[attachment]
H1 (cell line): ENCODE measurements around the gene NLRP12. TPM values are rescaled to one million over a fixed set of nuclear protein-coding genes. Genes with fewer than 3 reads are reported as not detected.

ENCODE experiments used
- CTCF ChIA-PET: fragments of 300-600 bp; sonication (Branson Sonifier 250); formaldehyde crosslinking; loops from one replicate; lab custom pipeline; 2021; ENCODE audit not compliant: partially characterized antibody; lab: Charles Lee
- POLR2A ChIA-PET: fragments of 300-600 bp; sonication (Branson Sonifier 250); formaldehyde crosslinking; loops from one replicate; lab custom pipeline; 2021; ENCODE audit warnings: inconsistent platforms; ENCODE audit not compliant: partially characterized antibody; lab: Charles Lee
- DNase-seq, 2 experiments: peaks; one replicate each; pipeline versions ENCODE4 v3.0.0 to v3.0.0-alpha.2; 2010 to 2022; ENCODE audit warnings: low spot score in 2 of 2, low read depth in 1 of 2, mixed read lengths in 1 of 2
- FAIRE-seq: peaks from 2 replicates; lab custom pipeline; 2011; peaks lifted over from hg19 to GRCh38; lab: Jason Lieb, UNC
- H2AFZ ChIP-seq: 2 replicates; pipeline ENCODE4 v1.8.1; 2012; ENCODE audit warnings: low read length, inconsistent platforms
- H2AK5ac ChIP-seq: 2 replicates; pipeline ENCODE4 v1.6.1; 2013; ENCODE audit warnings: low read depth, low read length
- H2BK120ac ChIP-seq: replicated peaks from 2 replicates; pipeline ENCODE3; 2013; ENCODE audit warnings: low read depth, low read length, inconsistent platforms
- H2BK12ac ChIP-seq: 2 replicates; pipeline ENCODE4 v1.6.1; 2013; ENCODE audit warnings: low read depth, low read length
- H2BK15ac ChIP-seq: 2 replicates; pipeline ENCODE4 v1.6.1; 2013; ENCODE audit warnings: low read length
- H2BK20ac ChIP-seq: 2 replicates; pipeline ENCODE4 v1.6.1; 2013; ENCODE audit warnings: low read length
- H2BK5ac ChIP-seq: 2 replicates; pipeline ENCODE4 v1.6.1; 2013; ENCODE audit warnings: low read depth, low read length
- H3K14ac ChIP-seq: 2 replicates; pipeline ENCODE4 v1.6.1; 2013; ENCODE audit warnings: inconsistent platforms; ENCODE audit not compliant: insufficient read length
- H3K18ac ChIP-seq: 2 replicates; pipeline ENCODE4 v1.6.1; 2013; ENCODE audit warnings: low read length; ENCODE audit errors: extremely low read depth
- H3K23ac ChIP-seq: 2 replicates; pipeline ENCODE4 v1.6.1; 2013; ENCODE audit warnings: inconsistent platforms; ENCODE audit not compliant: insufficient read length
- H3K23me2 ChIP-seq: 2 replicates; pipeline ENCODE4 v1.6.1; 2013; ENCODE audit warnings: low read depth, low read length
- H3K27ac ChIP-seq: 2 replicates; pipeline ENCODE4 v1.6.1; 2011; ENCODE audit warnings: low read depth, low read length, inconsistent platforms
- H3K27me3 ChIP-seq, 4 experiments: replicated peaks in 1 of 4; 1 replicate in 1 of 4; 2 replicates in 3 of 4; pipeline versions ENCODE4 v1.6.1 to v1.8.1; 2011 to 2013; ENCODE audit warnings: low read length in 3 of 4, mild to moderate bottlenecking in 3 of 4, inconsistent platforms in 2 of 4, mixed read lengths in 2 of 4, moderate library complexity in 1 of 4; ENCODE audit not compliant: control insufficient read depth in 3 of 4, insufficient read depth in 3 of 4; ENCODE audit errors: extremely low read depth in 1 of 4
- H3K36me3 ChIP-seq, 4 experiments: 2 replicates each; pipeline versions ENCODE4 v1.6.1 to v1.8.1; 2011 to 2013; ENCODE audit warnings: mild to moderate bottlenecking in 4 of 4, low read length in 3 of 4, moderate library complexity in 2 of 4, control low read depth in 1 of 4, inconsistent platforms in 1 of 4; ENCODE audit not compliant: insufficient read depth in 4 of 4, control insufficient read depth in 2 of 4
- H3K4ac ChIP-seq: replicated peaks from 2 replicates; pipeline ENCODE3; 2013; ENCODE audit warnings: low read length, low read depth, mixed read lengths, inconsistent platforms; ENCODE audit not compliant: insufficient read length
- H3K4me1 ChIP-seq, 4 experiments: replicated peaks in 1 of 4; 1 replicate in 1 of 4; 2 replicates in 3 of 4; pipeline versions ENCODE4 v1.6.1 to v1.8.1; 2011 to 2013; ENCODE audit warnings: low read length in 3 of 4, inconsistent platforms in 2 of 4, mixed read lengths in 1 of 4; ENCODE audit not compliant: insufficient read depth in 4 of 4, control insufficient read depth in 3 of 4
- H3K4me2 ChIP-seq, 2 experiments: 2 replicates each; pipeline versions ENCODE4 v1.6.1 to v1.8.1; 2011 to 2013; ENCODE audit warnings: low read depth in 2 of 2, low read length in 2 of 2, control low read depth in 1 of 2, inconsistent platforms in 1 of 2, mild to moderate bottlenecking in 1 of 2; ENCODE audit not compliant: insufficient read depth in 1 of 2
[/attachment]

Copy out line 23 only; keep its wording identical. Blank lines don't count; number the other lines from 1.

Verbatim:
- H3K4me2 ChIP-seq, 2 experiments: 2 replicates each; pipeline versions ENCODE4 v1.6.1 to v1.8.1; 2011 to 2013; ENCODE audit warnings: low read depth in 2 of 2, low read length in 2 of 2, control low read depth in 1 of 2, inconsistent platforms in 1 of 2, mild to moderate bottlenecking in 1 of 2; ENCODE audit not compliant: insufficient read depth in 1 of 2